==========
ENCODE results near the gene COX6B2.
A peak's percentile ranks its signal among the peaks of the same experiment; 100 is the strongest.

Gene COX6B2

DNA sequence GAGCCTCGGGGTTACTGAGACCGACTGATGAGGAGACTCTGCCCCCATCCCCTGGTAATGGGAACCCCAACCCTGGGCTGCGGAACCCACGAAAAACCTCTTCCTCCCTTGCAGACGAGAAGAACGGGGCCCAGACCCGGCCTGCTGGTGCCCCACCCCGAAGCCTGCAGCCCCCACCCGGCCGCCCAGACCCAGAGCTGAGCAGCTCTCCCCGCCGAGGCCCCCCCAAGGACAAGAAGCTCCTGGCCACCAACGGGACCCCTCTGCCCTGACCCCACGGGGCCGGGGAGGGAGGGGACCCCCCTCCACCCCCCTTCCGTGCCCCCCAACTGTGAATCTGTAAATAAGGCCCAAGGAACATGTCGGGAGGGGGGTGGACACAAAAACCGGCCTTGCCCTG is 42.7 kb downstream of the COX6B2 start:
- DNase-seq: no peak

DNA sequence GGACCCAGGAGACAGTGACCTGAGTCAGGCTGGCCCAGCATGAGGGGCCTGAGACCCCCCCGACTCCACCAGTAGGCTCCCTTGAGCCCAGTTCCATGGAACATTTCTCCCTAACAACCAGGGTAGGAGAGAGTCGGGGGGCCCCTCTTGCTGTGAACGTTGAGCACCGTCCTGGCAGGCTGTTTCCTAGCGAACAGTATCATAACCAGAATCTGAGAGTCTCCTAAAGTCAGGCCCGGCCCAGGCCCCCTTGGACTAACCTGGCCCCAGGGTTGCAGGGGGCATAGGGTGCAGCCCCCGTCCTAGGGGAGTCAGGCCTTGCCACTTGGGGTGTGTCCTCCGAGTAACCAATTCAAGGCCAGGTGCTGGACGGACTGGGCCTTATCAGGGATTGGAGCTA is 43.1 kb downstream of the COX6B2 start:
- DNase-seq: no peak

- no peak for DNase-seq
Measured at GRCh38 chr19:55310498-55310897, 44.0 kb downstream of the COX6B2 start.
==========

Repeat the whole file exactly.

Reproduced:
ENCODE results near the gene COX6B2.
A peak's percentile ranks its signal among the peaks of the same experiment; 100 is the strongest.

Gene COX6B2

DNA sequence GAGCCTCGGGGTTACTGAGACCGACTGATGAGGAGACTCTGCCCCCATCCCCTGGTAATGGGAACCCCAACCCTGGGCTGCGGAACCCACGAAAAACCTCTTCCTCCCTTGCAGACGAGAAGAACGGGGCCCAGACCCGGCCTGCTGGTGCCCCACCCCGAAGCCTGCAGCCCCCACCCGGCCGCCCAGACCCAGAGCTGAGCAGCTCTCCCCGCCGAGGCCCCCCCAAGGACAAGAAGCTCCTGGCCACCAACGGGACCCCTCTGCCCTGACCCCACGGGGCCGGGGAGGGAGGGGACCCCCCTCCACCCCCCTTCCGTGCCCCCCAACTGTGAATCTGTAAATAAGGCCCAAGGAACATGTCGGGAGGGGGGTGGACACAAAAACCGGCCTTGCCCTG is 42.7 kb downstream of the COX6B2 start:
- DNase-seq: no peak

DNA sequence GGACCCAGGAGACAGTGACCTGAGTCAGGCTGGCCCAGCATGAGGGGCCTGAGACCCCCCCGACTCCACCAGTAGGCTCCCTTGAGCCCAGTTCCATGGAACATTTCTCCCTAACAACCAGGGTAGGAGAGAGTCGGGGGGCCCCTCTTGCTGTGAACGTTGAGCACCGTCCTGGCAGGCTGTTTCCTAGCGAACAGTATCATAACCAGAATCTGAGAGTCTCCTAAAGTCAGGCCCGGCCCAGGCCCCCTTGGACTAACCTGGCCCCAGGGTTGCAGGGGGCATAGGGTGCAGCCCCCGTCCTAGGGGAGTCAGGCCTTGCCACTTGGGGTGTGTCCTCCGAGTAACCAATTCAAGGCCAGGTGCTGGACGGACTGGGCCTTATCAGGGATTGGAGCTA is 43.1 kb downstream of the COX6B2 start:
- DNase-seq: no peak

- no peak for DNase-seq
Measured at GRCh38 chr19:55310498-55310897, 44.0 kb downstream of the COX6B2 start.